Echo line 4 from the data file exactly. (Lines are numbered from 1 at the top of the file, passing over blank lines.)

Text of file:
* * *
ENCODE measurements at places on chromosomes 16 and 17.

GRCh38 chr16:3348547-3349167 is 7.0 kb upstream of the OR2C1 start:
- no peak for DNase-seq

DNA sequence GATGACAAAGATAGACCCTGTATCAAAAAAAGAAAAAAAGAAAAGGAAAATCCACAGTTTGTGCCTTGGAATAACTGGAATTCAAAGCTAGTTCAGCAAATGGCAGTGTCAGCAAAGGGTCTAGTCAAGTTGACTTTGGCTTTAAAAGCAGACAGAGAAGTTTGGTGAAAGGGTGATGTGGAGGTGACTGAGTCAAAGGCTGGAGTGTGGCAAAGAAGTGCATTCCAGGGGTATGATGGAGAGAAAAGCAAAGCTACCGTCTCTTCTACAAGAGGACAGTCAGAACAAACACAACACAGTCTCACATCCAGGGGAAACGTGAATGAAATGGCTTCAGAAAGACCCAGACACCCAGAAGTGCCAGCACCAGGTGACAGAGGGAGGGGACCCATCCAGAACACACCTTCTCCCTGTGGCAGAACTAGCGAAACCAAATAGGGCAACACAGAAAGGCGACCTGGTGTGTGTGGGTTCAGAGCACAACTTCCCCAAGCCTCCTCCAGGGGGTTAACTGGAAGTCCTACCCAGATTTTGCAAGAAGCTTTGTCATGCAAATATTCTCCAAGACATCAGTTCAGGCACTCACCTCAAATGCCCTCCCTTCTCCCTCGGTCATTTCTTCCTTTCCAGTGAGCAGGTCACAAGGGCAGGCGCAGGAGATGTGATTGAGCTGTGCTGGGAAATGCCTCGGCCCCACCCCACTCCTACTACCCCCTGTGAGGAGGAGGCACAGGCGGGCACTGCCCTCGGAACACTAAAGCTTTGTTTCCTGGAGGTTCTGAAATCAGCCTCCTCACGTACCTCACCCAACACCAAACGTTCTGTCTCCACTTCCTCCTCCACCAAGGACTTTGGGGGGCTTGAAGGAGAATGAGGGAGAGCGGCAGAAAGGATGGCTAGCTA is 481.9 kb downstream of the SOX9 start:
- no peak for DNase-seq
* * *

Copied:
DNA sequence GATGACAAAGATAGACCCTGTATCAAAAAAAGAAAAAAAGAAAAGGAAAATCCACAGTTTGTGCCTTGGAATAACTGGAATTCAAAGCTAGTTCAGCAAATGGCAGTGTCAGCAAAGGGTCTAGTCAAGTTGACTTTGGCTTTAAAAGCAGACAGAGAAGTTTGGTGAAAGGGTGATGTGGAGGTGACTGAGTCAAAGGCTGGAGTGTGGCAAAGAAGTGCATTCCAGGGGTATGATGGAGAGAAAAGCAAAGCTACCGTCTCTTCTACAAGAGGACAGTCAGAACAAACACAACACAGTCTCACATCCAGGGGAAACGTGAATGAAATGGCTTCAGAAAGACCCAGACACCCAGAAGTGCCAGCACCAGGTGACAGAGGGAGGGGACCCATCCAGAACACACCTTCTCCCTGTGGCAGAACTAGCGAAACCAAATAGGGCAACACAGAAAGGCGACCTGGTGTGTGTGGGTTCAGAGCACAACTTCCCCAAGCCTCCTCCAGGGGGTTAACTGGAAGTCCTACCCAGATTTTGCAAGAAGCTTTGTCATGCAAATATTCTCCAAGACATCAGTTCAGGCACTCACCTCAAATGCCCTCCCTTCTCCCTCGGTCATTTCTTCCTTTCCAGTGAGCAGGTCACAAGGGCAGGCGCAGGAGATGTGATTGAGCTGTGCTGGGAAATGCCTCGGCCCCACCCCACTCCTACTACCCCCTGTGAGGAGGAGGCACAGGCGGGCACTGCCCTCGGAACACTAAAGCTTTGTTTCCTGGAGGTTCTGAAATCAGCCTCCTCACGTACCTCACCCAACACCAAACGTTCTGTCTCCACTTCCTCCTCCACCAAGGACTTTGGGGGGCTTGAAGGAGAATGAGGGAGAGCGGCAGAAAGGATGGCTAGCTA is 481.9 kb downstream of the SOX9 start: